Koh Tao in the spotlight again after Belgian woman, 30, is found half-eaten by lizards
Police on the resort island of Koh Tao off Surat Thani province are on the hot seat again after the mother of a Belgian woman who was found dead on the island expressed doubts about the circumstances that led to her death.
Michele van Egten, the mother of Elise Dallemange, has appealed to the public asking anyone who knows anything about her daughter's movements before her death to come forward, the Samui Times reported on Thursday.
Thai police reportedly concluded that she had hanged herself.
After the story went viral online, Pol Colonel Preecha Klatsawat, the Surat Thani deputy police chief, told reporters that he had already assigned Pol LtColonel Chokchai Suthimek, a Koh Tao police commander, to file a report on Dallemange's death within three days.
Koh Tao has a notorious reputation domestically and internationally after two British backpackers, Hannah Witheridge, 23 and David Miller, 24, were found brutally murdered on the island in September 2014.
Two Myanmar nationals, Zaw Lin and Win Zaw Htun, were arrested and charged with murders, and now face the death penalty after the Appeals Court upheld their sentences in March of this year. However, the police's handling of the case made many people doubt whether the two men are the real killers.
According to the Samui Times, Dallemange contacted her mother via Skype on April 17 from the neighbouring island of Koh Phangan to inform her that she was coming home after 18 months of travelling in many countries including India, Australia and New Zealand.
She was also a regular visitor to Thailand.
Initial information showed that she had arrived on Koh Tao two days later and checked into the Triple B Bungalows in Mae Haad Koh Tao, but three bungalows including her own had caught fire on her first night there.
The owner of the bungalows said the blaze was caused by an electrical failure.
Dallemange then reportedly walked several kilometres to Tanote Bay, where she booked a ticket to Bangkok via Chumphon province for April 24.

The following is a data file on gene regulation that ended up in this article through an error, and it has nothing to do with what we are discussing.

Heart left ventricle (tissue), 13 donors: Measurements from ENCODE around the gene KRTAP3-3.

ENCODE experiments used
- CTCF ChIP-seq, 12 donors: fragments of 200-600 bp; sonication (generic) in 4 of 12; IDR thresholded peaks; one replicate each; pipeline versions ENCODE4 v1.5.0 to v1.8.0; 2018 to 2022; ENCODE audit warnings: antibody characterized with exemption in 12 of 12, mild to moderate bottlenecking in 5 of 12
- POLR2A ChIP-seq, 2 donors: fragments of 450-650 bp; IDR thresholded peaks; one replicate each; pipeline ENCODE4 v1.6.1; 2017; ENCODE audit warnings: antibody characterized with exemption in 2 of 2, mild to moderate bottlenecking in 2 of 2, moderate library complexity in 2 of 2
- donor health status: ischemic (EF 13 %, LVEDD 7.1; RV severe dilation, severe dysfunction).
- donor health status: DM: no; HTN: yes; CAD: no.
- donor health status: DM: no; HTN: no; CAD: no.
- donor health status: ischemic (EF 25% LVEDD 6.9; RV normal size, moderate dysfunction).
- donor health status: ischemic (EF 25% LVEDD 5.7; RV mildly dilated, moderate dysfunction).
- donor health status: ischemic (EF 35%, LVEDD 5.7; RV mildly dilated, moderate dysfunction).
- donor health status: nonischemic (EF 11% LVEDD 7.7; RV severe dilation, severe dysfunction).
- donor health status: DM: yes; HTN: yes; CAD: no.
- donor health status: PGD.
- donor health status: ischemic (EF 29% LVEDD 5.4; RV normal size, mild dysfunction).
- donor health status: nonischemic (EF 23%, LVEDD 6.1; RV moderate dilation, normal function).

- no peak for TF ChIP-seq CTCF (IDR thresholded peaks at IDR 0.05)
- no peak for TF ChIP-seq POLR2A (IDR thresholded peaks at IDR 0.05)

Her luggage later arrived in Chumphon but her body was found on a rock above Tanote Bay on April 27.
According to the Samui Times, autopsies were performed at a Surat Thani Hospital and then at the Institute of Forensic Medicine Police Hospital in Bangkok.
Because her body had been eaten by animals including monitor lizards, she was identified by her teeth and Xray photos provided by van Egten.
Preecha told reporters that her mother had come to Thailand and acknowledged the results of the autopsy.
However, van Egten said she had not been contacted by police again.
Preecha added that he would ask police in Chumphon to verify reports that her luggage had been found in the province, adding that he would also confirm that the body had been partially eaten by animals.
Dellemange was cremated in Bangkok two weeks after her remains were found.
The Samui Times reported that Dellemange reportedly had spent more than a year on Koh Phangan in a yoga and tantra community and she was also an active member of Sacred, an Indian religious sect associated with the Sathya Sai Baba cult.
The group resides on Koh Phangan between Thong Sala and Hin Kong villages.
In her recent statements to the media, van Egten said she did not believe the police's conclusion that her daughter had hanged herself, as she looked normal during their last conversation via Skype and did not show any signs of depression.
She also questioned why Dellemange booked a flight to Bangkok if she was really about to commit suicide.